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5 Mid-Major Programs Recruits Should Know

5 Mid-Major Programs Recruits Should Know

 

Dreams of stardom, aspirations of success at the professional level—they both depend heavily on the recruiting process. Many aspiring basketball players dream of playing for a big program in college. Schools such as Duke, Kansas, Kentucky, Louisville, North Carolina, and Syracuse, which are some of the most prominent programs in men’s college basketball, immediately come to mind.

 

In the pursuit of a professional career, it becomes easy to believe that only players who attend large programs will compete at the highest level and receive attention from NBA teams. Unfortunately, these individuals choose to ignore any alternatives and forgo an excellent opportunity to compete for the attention of professional teams.  

 

The alternative?—playing for a mid-major program. Not only do mid-majors seek the same talent as larger programs, but offer sizeable scholarships that larger schools cannot supply to players ranking outside of the ESPN Top100.  In addition, players competing for mid-majors are afforded an opportunity to play in the spotlight, competing with larger schools in the NCAA Tournament.

 

At the conclusion of the 2012-2013 regular season, Gonzaga was ranked as the #1 team in the nation. Wichita State was a debatable jump-ball away from reaching the 2013 National Championship game. Two mid-major programs offered top 10 draft picks in this year’s NBA draft—UNLV forward, Anthony Bennett, was selected with the first pick in the NBA draft while Lehigh guard, C.J. McCollum, was drafted with the ninth selection. Furthermore, Mike Muscala, the star center for Bucknell, was also drafted in the first round with the 44th pick. These examples illustrate the opportunity for mid-major competitors to showcase and be rewarded for their talent.

 

Five mid-major programs have been drawn from the polls of BleacherReport.com, CollegeInsider.com, and ESPN.com and ranked for recruits to consider. Although other quality mid-major programs exist, the following criterion was used to select the programs: current rankings, NCAA Tournament appearances within the past 10 seasons, tenure of the head coach, and the number of impactful graduating seniors who will need talented high school replacements.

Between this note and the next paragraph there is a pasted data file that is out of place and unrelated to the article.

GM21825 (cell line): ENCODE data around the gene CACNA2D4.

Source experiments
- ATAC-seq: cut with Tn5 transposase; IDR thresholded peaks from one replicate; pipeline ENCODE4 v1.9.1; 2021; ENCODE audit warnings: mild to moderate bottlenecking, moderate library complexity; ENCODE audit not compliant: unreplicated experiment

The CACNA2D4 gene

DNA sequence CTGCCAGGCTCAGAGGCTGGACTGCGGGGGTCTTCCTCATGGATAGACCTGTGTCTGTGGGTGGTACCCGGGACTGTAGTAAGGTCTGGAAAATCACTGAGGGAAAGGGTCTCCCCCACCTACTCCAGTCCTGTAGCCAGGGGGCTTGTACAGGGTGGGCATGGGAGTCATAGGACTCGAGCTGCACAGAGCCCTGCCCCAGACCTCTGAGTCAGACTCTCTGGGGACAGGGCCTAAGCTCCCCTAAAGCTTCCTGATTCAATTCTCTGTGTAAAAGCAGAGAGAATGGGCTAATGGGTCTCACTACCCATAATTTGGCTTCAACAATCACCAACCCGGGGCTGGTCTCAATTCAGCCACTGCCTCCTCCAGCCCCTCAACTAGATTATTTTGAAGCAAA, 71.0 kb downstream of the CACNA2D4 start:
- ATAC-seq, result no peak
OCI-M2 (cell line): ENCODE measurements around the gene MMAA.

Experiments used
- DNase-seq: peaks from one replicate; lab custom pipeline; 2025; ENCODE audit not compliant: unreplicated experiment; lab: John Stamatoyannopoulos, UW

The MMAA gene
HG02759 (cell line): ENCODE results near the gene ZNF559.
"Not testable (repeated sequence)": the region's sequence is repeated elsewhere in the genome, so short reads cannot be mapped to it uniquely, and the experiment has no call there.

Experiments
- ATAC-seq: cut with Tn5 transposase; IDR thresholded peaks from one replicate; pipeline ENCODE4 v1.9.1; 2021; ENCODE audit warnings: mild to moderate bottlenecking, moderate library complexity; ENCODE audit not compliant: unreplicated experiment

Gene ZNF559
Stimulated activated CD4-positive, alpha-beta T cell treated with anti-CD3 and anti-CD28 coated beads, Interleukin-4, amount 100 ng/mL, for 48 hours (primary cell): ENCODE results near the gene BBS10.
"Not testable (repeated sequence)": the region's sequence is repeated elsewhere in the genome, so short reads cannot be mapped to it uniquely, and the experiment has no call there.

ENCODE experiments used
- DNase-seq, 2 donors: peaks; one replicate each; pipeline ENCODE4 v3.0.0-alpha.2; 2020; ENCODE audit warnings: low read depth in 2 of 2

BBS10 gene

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5. Saint Mary’s (28-7)

 

                                                               

Boasting five NCAA Tournament appearances in the past 10 seasons—with three coming in the past five years—the Gaels have proven to be a tough test for larger programs, gaining recognition for their continual NCAA Tournament berths. Furthermore, players such as Matthew Dellavedova, who led the team in the 2012-2013 season with 15.8 PPG and 6.4 APG, drew national attention for their spectacular play.

 

With the coaching stability provided by Coach Randy Bennett, who has led the Gaels for the previous 11 seasons, Saint Mary’s is an excellent mid-major program to consider during the recruiting process. In addition, of the 16 players on last year’s NCAA Tournament team, five graduated, including Dellavedova. This leaves a void in talent that will require the infusion of skill supplied by incoming high school players.


4. Bucknell (28-6)

                                                                                    

 

 

 

 

 

Under the guidance of Coach Dave Paulsen, the Bison reached the NCAA Tournament twice in the past five seasons. After a successful year, Bucknell graduated its biggest star, Mike Muscala. Muscala not only led the team in scoring, but also in rebounds and assists per game (18.7 PPG, 11.1 RPG, 2.3 APG)  before being drafted with the 44th selection in this year’s NBA draft. Additionally, Joe Willman and Bryson Johnson, Bucknell’s second leading rebounder and passer, respectively, have graduated.